For an electron accelerated by a tightly focused Gaussian laser beam, its dynamics are usually simulated through the field obtained by Lax approach [Phys. Rev. A 11, 1365 (1975)]. However, as Lax series field (LSF) is not always convergent, the obtained results are usually inaccurate and even illogical. Here we report that the divergence of LSF can be eliminated by using Weniger transformation, and the electron dynamics simulated by this new field are logical and accurate.
© 2009 Optical Society of America
Advances in laser technology have resulted in the development of petawatt lasers , which can deliver super strong laser pulses with intensities as high as 1021 W/cm2. Laser-based accelerators  are capable of producing high-energy electrons in much shorter distance than conventional accelerators due to their strong electric fields. The physics of the interaction of electron with such strong field is therefore attracting much attention [3, 4]. Acceleration of electrons by a laser in vacuum has been investigated theoretically. The problems inherent in laser-plasma interaction, such as instabilities, are absent in vacuum, and electrons can gain higher energy due to an increase in duration of the interaction between laser and the electron. Furthermore, preaccelerated electrons can be injected into vacuum and the peak energy attained by the electron can be increased .
It is well known that the field components of a laser beam must satisfy Maxwell’s equations. When focused by a lens or by a reflecting mirror, a laser beam is well described by a Gaussian profile function in region of the focus provided that the beam waist w 0 is much larger than the laser wavelength λ. However, if a laser beam is focused down to the order of the laser wavelength, a Gaussian beam description becomes inaccurate. Even for a laser beam that is linearly polarized outside the focal region, tight focusing results in non-Gaussian field components in all three dimensions . By the use of Lax series approach , some researchers [8–10] analyzed this effect and got the high order correction terms of the diffraction angle e in the description of the associated fields. However, Lax series field (LSF) appears to be divergent for highly nonparaxial beams, and the higher order corrections of Lax series can not always produce better results. Moreover, it is shown that LSF is effectively only in the region near the beam axis and its divergence is serious in the region outside beam boundary. Meanwhile, Weniger transformation has been verified to be an effective method for eliminating the divergence of LSF, and Weniger transformation field (WTF) can describe accurately tightly focused beam .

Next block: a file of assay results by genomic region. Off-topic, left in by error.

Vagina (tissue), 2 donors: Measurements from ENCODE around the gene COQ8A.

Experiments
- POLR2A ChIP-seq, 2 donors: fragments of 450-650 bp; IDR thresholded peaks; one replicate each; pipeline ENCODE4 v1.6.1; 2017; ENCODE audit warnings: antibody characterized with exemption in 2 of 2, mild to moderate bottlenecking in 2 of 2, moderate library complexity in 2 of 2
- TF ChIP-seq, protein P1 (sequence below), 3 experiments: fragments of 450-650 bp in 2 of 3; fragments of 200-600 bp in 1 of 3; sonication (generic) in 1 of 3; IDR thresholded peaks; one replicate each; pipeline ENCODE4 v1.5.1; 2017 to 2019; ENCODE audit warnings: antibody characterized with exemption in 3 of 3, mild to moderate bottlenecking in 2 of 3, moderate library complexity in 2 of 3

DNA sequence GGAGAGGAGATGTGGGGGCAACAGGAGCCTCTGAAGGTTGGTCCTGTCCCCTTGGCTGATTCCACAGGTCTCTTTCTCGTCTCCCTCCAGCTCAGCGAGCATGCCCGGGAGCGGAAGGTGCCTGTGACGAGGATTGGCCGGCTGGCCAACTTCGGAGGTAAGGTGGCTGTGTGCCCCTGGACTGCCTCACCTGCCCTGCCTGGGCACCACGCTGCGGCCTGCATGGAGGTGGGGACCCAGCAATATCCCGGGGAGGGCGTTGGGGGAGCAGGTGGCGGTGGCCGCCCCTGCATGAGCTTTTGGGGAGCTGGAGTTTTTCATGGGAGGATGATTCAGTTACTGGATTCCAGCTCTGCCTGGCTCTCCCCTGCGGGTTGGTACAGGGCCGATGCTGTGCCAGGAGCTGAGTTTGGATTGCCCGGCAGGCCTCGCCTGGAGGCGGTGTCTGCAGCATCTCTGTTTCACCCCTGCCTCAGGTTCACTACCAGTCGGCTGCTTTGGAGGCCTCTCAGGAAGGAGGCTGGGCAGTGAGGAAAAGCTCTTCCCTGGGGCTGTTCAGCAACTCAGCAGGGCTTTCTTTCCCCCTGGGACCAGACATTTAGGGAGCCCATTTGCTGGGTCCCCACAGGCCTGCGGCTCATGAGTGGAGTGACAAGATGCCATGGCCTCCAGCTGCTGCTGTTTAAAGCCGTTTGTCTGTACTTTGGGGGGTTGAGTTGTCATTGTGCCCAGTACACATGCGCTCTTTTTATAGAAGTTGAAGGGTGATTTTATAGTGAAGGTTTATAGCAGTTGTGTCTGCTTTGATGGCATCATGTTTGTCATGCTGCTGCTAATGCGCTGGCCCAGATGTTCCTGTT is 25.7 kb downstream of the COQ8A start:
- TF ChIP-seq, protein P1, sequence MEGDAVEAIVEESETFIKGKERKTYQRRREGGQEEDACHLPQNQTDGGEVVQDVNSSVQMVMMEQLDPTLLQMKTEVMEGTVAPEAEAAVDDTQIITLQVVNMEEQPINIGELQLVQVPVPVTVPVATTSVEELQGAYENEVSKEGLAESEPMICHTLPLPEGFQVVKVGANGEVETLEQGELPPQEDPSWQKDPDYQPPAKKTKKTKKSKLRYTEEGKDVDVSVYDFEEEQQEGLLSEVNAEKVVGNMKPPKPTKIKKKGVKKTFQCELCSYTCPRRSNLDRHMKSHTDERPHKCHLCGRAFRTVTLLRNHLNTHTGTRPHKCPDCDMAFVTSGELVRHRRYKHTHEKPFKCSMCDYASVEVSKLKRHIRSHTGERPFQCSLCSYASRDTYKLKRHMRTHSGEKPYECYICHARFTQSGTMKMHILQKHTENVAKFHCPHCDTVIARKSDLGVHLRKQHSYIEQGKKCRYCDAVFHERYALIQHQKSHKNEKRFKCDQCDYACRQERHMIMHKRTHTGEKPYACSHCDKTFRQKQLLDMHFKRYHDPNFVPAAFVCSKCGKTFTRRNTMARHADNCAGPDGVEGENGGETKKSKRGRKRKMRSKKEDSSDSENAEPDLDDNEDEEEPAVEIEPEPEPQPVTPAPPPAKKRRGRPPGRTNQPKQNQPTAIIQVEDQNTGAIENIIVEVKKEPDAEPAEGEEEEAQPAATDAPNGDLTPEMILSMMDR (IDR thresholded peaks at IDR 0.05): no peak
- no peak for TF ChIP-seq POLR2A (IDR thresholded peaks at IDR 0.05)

When an electron is injected into a beam, for different initial parameters such as laser intensity, initial energy, injection aim point on the axis, initial phase and so on, it may be reflected, transmitted or captured. It is well known that for a tightly focused beam the field near focus is very intense and the field far off the focus is relatively weak. Therefore, the electron can gain much energy near the focus. For the cases of reflection and transmission, as moving far off the focus, the electron should be affected weakly by the field and can not obtain remarkable energy. However, by employing LSF to simulate electron acceleration, the electron energy gain still increases sharply even though the electron is off the beam boundary. By analyzing the field sensed by electron, it can be found that this illogical result is caused by the divergence of LSF. For the most interesting case, capture, as the electron is injected from a point outside beam boundary, the electron dynamics calculated by LSF are also inaccurate.
In this paper, Weniger transformation is used to eliminate the divergence of LSF. It is verified that WTF is an accurate analytic field by comparing with a plane wave spectrum solution. LSF and WTF are used to simulate electron dynamics in a tightly focused laser for all cases of reflection, transmission and capture. Results show that the results calculated by WTF are more logical and accurate. WTF is more feasible for the simulation of electron acceleration.